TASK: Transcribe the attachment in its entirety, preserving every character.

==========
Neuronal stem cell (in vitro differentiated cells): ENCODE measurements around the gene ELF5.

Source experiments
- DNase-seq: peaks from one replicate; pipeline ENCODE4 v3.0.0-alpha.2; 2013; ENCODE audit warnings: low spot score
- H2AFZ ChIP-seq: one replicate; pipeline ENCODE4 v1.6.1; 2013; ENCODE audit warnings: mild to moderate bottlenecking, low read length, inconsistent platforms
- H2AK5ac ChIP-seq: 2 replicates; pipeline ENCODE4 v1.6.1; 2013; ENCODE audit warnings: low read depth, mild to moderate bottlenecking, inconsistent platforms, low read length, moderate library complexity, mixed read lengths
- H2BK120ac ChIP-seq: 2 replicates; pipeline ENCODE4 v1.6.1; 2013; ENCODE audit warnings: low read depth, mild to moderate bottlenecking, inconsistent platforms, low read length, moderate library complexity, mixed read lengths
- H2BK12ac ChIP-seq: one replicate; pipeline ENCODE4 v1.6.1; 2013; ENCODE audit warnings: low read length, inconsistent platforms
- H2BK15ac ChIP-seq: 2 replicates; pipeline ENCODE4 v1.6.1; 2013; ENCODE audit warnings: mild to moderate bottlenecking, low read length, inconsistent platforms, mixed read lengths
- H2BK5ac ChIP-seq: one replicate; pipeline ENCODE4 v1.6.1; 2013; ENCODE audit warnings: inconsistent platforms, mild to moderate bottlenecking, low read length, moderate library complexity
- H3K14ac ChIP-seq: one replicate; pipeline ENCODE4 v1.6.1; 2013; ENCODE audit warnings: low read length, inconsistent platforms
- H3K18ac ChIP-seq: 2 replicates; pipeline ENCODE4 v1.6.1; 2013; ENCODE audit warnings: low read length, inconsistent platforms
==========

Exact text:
Neuronal stem cell (in vitro differentiated cells): ENCODE measurements around the gene ELF5.

Source experiments
- DNase-seq: peaks from one replicate; pipeline ENCODE4 v3.0.0-alpha.2; 2013; ENCODE audit warnings: low spot score
- H2AFZ ChIP-seq: one replicate; pipeline ENCODE4 v1.6.1; 2013; ENCODE audit warnings: mild to moderate bottlenecking, low read length, inconsistent platforms
- H2AK5ac ChIP-seq: 2 replicates; pipeline ENCODE4 v1.6.1; 2013; ENCODE audit warnings: low read depth, mild to moderate bottlenecking, inconsistent platforms, low read length, moderate library complexity, mixed read lengths
- H2BK120ac ChIP-seq: 2 replicates; pipeline ENCODE4 v1.6.1; 2013; ENCODE audit warnings: low read depth, mild to moderate bottlenecking, inconsistent platforms, low read length, moderate library complexity, mixed read lengths
- H2BK12ac ChIP-seq: one replicate; pipeline ENCODE4 v1.6.1; 2013; ENCODE audit warnings: low read length, inconsistent platforms
- H2BK15ac ChIP-seq: 2 replicates; pipeline ENCODE4 v1.6.1; 2013; ENCODE audit warnings: mild to moderate bottlenecking, low read length, inconsistent platforms, mixed read lengths
- H2BK5ac ChIP-seq: one replicate; pipeline ENCODE4 v1.6.1; 2013; ENCODE audit warnings: inconsistent platforms, mild to moderate bottlenecking, low read length, moderate library complexity
- H3K14ac ChIP-seq: one replicate; pipeline ENCODE4 v1.6.1; 2013; ENCODE audit warnings: low read length, inconsistent platforms
- H3K18ac ChIP-seq: 2 replicates; pipeline ENCODE4 v1.6.1; 2013; ENCODE audit warnings: low read length, inconsistent platforms